In the popular imagination, the samurai is a ferocious and volatile warrior, thanks to an inscrutable code of honor that drives him to seemingly random acts of violence and fanaticism. In truth, however, he is a cultured soldier who strives to be courteous, brave, and unswervingly loyal to his overlord.
Originally Posted by geekmasterflash of the Wizards Community forums.
Adventurers: The Samurai will often take up quests for their lord, no matter what the difficulty. Sometimes a Samurai will lose his master, if such were to occur the will travel the world in search of a new master. If for whatever reason they were directly responsible for the death of his master he then becomes a Ronin.
Characteristics: Samurai’s are very capable warriors, honing their skills whenever possible. They are allowed to use all simple weapons plus all weapons that are considered Oriental.
Alignment: Samurai’s can be of any lawful alignment. However most are of the Lawful Neutral alignment. Either way they are bound by honor no matter what alignment they are. The reason being that they must lead a life of Order.
Religion: The samurai often takes on the patron god of his lord. But as with every case there will be exceptions.
Background: Samurai learn their combat techniques and the principals of bushido in established, rigorously organized schools. Every family maintains at least one training dojo, if not more.
Races: Any race if available to become a Samurai, as long as they have the requirements and the spirit to serve a master unquestionably. Humans are the most prominent.
Other Classes: The samurai feels most at home with the other warrior-based classes. He feels he shares a common bond when traveling with them. He is especially curious of the paladins code of honor.
GAME RULE INFORMATION
Samurai have the following game statistics.
Abilities: Strength is especially important for Samurai because it improves their melee attack and damage rolls. Constitution is important for giving samurai lots of hit points, which they will need in their many battles. Dexterity is important for Samurai who plan to be archers or are lightly armored.
Alignment: Any Lawful
Hit Die: d8
Skill Selection: (4 + Intelligence modifier) x 4
Skill Progression: 4 + Intelligence modifier
Starting Wealth: 6d4 x 10 gp
The Samurai’s Class Skills (and the Key Abilities for each skill) are as follows.
Battle (Wisdom), Climb (Strength), Craft (Intelligence), Diplomacy (Charisma), Handle Animal (Charisma), Iaijutsu Focus (Charisma), Intimidate (Charisma), Jump (Strength), Perform (Charisma), Profession (Wisdom), Ride (Dexterity), Sense Motive (Charisma), Swim (Strength), and Knowledge (history)(Intelligence) and , Knowledge (nobility and royalty)(Intelligence)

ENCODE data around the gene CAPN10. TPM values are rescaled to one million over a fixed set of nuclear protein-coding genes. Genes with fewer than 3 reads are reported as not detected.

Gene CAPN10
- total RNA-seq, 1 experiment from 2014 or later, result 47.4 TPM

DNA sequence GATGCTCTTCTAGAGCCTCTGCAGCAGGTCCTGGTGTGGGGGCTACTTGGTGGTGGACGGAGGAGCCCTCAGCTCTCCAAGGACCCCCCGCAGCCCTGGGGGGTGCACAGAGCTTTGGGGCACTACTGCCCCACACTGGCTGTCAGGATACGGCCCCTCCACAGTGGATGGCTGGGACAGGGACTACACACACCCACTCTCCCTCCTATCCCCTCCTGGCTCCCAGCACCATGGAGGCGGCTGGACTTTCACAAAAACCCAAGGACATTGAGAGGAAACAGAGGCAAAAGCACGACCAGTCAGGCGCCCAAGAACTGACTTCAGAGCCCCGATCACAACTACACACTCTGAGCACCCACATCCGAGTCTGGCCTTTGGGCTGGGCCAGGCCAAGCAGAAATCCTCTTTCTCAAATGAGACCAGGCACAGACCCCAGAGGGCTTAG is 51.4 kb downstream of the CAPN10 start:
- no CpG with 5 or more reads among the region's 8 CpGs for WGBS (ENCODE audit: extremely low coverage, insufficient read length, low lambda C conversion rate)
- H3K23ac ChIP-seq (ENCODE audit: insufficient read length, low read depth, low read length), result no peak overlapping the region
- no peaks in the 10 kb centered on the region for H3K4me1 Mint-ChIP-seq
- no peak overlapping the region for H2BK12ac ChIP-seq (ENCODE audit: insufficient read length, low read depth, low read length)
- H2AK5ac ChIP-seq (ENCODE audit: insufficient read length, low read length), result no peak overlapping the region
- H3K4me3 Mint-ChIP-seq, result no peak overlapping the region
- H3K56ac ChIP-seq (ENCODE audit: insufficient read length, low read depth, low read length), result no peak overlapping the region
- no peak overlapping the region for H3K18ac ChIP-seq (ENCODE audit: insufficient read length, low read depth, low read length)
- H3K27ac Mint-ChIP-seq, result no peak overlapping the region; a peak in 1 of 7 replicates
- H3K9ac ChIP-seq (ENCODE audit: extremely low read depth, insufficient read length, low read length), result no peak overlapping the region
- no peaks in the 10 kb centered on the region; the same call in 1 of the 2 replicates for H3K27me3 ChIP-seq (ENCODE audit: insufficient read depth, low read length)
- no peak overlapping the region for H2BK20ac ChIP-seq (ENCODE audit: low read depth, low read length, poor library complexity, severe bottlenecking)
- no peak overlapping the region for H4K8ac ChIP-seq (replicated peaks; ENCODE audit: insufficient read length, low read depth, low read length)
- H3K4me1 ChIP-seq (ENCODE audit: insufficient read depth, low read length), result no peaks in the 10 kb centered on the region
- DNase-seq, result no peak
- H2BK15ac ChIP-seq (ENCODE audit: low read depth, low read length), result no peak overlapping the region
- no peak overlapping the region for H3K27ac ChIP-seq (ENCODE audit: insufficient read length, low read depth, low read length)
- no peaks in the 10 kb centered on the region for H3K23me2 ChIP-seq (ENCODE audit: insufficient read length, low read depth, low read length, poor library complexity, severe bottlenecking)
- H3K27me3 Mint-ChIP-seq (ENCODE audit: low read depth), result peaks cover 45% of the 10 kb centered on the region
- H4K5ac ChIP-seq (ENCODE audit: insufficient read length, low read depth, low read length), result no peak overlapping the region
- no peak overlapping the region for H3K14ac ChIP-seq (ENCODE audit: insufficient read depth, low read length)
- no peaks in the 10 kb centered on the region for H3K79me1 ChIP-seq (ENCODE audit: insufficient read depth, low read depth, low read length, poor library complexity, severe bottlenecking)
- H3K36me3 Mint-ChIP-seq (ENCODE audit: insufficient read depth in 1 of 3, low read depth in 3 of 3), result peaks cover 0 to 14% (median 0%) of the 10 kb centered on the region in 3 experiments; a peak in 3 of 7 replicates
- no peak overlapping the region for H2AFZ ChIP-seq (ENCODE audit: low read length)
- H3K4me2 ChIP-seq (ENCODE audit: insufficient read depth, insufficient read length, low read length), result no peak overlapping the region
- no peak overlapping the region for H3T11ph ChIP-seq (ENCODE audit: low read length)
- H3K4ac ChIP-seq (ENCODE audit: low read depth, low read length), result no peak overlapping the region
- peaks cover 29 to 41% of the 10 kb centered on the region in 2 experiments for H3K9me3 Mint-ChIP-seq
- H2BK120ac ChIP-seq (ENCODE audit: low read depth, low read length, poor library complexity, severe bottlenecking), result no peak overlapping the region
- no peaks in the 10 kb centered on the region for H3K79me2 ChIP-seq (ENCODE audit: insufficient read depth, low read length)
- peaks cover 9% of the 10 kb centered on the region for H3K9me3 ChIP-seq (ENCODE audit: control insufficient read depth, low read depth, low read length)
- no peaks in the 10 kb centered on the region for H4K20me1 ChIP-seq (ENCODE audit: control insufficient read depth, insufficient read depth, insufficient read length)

|Level||Base Attack Bonus||Fort Save||Ref Save||Will Save||Special|
|3||+3||+3||+3||+1||Kiai Smite 1/day|
|4||+4||+4||+4||+1||Honor’s Challenge: Test of Mettle|
|7||+7/2||+5||+5||+2||Kiai Smite 2/day|
|9||+9/4||+6||+6||+3||Honor’s Challenge: Call to Battle|
|12||+12/7/2||+8||+8||+4||Kiai Smite 3/day|
|13||+13/8/3||+8||+8||+4||Honor’s Challenge: Daunting Challenge|
|16||+16/11/6/1||+10||+10||+5||Bond of Loyalty|
|17||+17/12/7/2||+10||+10||+5||Kiai Smite 4/day|
|20||+20/15/10/5||+12||+12||+6||Loyal Beyond Death|
All of the following are class features of the Samurai.
Weapon and Armor Proficiency: Samurai are proficient with all simple and martial weapons and with light and medium armor. Samurai are not proficient with shields. Note that armor check penalties for armor heavier than leather apply to the skills Balance, Climb, Escape Artist, Hide, Jump, Move Silently, Pick Pocket, and Tumble. Also Swim checks suffer a -1 penalty for every 5 pounds of armor and equipment carried.
Honor’s Challenge: Starting at 1st level, a samurai gains the power to call out a foe and gain various advantages in combat. The subject of the challenge must meet certain requirements as noted in the Knight class description.
As the samurai gains levels in the class, these advantages become more potent. The samurai can use this ability a number of times per day equal to half his samurai class level + his Charisma bonus (minimum once per day). Each of the effects described below consumes one daily use of the samurai’s challenge ability.
At 1st level, a samurai can issue a fighting challenge against a single foe as a swift action. The samurai gets a boost from the challenge and gains a +1 morale bonus on Will saves and a +1 morale bonus on attack and damage rolls against the challenged foe. If the foe defeats the samurai (by reducing his to 0 hit points or less), the samurai loses two uses of his Honor’s challenge ability because of the blow to his ego. The effect of a fighting challenge lasts for a number of rounds equal to 5 + your Charisma bonus (if any).